What to See
Plants and flowers
Hollow Marsh Meadow nature reserve is bursting with the colours of the rainbow in early summer. Dyers green weed, with small, pretty yellow flowers, mingles with black knap weed with its black stems and bright pink thistle-like heads and pignut, a largish flower-head made up of lots of small white florets.
In the summer look out for the rich variety of herbs like the low scrambling yellow flowers of Lady’s Bedstraw, pink Betony and the pretty mauve flowers of Devil’s-Bit Scabious. See the unsusual flowers of Lady’s Mantle, which have no petals, appearing in cabbage like clusters above the foliage in late spring and summer.
Common and Heath spotted orchids and Broad-leaved Helleborine may also be seen here.
Birds and butterflies
Snipe are winter visitors to the damp fields, and in summer the hedges and woodland are home to small birds including Yellowhammer, Whitethroat, Blackcap and Song thrush.
Listen for the Skylarks which can be heard singing overhead and see the Swallows feeding over the hay meadows in summer.
Raptors, including Kestrel and Buzzard, are regular visitors throughout the year.
The flowers of spring and summer attract a lovely variety of butterflies including Silver Washed Fritillary, Dingy and Small Skipper, Small Copper, Marbled White and Meadow Brown.
Roe deer are often spotted on the reserve which is also home to short-tailed field vole and Dormice. In summer bats may also be glimpsed hunting over the reserve at dusk.
Hollow Marsh Meadow nature reserve is situated on the flood plain of a valley formed by a tributary of the Cam Brook, which runs through part of the reserve. It is made up of grassland and woodland.
The Hollow Marsh meadow has traditionally been summer grazed by a small number of cattle or ponies. The Long Dole meadow is cut for hay in late summer followed by aftermath grazing. The hay cut takes places at the end of July so be sure to visit before then. Please stick to the paths to avoid damaging the hay.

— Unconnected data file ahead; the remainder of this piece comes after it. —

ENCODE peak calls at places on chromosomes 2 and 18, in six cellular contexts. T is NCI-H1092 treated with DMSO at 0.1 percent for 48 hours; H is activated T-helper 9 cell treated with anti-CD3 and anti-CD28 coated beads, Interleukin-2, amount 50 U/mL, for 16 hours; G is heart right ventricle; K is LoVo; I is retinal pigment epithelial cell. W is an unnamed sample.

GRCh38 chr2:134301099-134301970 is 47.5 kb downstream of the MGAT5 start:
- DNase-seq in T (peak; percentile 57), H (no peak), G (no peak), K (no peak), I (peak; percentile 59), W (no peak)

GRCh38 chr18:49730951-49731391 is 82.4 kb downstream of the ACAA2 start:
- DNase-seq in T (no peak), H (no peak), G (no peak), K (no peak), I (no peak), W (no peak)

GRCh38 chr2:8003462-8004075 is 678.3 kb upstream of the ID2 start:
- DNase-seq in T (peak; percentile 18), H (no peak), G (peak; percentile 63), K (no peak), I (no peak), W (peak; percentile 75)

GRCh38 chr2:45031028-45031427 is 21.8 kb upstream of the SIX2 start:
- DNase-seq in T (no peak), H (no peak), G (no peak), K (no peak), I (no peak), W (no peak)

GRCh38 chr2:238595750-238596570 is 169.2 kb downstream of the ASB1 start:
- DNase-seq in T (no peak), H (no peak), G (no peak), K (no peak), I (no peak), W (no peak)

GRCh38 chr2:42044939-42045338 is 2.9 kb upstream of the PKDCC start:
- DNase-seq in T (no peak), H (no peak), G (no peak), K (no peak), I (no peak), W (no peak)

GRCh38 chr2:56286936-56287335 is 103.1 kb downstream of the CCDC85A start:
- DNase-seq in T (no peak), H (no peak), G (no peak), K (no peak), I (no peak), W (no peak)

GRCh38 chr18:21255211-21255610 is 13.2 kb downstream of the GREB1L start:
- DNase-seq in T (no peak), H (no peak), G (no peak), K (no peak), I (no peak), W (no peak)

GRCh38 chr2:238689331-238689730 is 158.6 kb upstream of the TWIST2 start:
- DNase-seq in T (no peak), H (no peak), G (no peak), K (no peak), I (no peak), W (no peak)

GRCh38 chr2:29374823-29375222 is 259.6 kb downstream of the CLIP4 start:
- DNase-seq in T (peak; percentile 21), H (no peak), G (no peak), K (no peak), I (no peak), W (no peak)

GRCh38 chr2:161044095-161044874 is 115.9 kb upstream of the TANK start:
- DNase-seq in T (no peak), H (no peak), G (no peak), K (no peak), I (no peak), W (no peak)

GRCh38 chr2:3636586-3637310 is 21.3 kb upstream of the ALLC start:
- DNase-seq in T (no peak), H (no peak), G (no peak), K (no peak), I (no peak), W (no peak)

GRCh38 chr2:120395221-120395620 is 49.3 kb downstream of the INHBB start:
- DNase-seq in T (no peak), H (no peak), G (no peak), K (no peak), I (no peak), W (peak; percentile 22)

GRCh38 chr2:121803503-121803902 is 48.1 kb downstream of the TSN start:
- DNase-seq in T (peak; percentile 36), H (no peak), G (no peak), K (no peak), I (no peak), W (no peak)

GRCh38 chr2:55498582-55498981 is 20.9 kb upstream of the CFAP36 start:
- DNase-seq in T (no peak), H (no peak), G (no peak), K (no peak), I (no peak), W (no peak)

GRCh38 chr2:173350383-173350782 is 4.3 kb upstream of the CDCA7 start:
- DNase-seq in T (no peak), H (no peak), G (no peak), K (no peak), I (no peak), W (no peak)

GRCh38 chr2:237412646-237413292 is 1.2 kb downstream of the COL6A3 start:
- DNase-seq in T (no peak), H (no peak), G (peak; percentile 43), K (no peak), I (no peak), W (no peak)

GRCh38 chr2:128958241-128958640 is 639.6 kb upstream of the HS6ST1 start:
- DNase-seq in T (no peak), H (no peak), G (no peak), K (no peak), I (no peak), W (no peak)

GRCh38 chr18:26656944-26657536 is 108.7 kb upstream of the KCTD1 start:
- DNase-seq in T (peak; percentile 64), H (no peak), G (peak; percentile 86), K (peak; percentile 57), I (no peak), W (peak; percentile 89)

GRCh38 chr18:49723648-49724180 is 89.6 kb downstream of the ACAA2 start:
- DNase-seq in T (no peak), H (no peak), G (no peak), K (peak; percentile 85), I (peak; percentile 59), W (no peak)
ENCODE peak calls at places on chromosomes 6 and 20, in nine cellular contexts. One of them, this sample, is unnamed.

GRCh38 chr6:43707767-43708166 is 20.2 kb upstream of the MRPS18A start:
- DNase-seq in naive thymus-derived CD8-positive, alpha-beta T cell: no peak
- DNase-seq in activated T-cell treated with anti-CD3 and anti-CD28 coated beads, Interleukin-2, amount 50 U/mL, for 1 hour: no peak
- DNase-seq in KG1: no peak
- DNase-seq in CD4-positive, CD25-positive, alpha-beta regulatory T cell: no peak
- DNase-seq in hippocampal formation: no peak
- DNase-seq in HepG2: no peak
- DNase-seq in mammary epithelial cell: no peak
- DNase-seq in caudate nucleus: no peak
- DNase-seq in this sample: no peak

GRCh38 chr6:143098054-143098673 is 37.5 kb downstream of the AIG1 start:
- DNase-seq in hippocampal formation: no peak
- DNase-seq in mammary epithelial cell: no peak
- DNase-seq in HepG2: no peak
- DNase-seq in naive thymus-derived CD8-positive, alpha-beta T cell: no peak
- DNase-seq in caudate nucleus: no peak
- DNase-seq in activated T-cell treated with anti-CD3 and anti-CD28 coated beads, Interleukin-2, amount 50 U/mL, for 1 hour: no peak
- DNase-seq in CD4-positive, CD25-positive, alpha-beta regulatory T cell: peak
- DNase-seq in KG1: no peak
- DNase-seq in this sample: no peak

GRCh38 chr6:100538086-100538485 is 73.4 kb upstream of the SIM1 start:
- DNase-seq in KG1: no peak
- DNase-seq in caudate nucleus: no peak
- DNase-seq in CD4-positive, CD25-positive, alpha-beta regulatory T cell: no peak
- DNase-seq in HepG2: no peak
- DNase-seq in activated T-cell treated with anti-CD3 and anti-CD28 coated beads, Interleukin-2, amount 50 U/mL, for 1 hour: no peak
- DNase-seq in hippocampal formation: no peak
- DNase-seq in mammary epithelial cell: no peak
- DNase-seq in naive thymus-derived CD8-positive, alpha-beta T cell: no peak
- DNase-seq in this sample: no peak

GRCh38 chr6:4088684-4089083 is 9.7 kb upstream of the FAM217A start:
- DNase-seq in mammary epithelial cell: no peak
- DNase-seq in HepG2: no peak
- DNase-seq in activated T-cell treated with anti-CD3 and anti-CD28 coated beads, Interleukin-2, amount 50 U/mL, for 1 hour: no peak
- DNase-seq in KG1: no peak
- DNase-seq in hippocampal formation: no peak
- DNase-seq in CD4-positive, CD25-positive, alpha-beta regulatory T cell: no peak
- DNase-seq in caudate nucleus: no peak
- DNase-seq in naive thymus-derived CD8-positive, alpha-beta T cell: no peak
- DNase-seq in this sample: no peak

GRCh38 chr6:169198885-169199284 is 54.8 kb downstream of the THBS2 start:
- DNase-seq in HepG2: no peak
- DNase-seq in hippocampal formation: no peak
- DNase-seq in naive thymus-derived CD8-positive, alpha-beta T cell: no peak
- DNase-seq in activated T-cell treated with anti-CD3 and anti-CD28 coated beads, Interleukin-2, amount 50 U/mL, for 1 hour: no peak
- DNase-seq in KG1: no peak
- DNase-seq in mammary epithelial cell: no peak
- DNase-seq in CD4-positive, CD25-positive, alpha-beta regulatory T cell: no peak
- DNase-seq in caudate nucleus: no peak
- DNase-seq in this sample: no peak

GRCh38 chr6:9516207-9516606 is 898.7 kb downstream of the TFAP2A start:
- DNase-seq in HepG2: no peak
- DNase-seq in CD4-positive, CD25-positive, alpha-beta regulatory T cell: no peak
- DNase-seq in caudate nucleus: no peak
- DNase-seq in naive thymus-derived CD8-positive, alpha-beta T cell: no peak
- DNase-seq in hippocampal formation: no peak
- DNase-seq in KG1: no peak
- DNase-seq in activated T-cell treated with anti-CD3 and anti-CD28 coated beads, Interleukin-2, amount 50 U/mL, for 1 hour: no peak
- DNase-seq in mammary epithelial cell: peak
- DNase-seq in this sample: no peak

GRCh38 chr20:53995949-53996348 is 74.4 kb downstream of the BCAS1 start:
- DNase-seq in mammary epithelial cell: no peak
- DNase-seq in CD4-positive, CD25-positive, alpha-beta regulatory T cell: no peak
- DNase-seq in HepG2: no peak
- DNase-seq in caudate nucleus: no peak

The stream that flows through the meadow is edged with lush flora, including abundant Hemlock, Water Dropwort, Fool’s Water-cress and Brooklime. Cuckoo flower, Meadowsweet and Marsh Valerian also enjoy the river-bank where dragon and damsel-flies duck and dive to catch their food.
The ancient woodland of Long Dole Wood is dominated by Oak and Ash, with Hazel, Holly, Field Maple, Wych Elm, Spindle, Crab apple and large Hornbeam coppice stools. In spring Bluebells, Wood Anemone and Violets carpet the woodland floor. Later in the summer look for the prettily named Enchanter’s nightshade.
Long Dole Wood nature reserve is semi-natural woodland that appears to have been regularly coppiced in the past. Because of the lack of veteran trees, the area may have been clear-felled at some time in the 19th Century.
The reserve forms the main part of Long Dole Wood and Meadow SSSI in Somerset.
19.64 acres (7.931 ha) [10.13 acres (4.081 ha) pasture, 9.51 acres (3.85 ha) wood
Health & Safety: Ponies present May to October; areas of unmanaged woodland; streams can flood in bad weather; low-hanging tree branches; watch out for site management activities.
Location & Access
There is a small area at the end of Pitway Lane where the parking of two or three vehicles is possible although the lane is very pot-holed and probably suitable only for four wheel drive vehicles. From the parking area a public footpath leads to the reserve.
Hollow Marsh Meadow nature reserve is open access. Two footpaths cross the reserve leading to Hinton Blewett and Chewton Wood. Pitway Lane leads 2Km East to Farrrington Gurney and Hollow Marsh Lane leads 1.5Km South-West to Litton. Please stick to the paths to avoid damaging the hay.
How to get there:
The reserve is 2km to the west of Farrington Gurney at the eastern end of the Mendip Hills, within the parishes of Hinton Blewett and Litton.
Grid Reference: ST 615 559.
Sunday 15 March
As Witham Friary approaches or exceeds self-sufficiency in electricity generation through renewable energy, Jim Rosser will lead a walk through woodland and open countryside taking in major production sites and see how it affects the countryside.
Thursday 26 March
Robin Prytherch has been studying Buzzards in North Somerset for over 30 years. He will talk about the changes in territory holders, their behaviour, and social interaction with other individuals and bird species.
Sunday 19 April
A visit to the Great Bustard Reintroduction site hopefully to see the bustards displaying. Other birds in the area include Stone Curlews.
Thursday 30 April
Nigel Phillips, naturalist & photographer will talk about the levels, how they were formed, and their wildlife. As SWT's Living Seas Ambassador, he will also talk about Somerset's coastal waters
Click the following link for a full list of Somerset wildlife events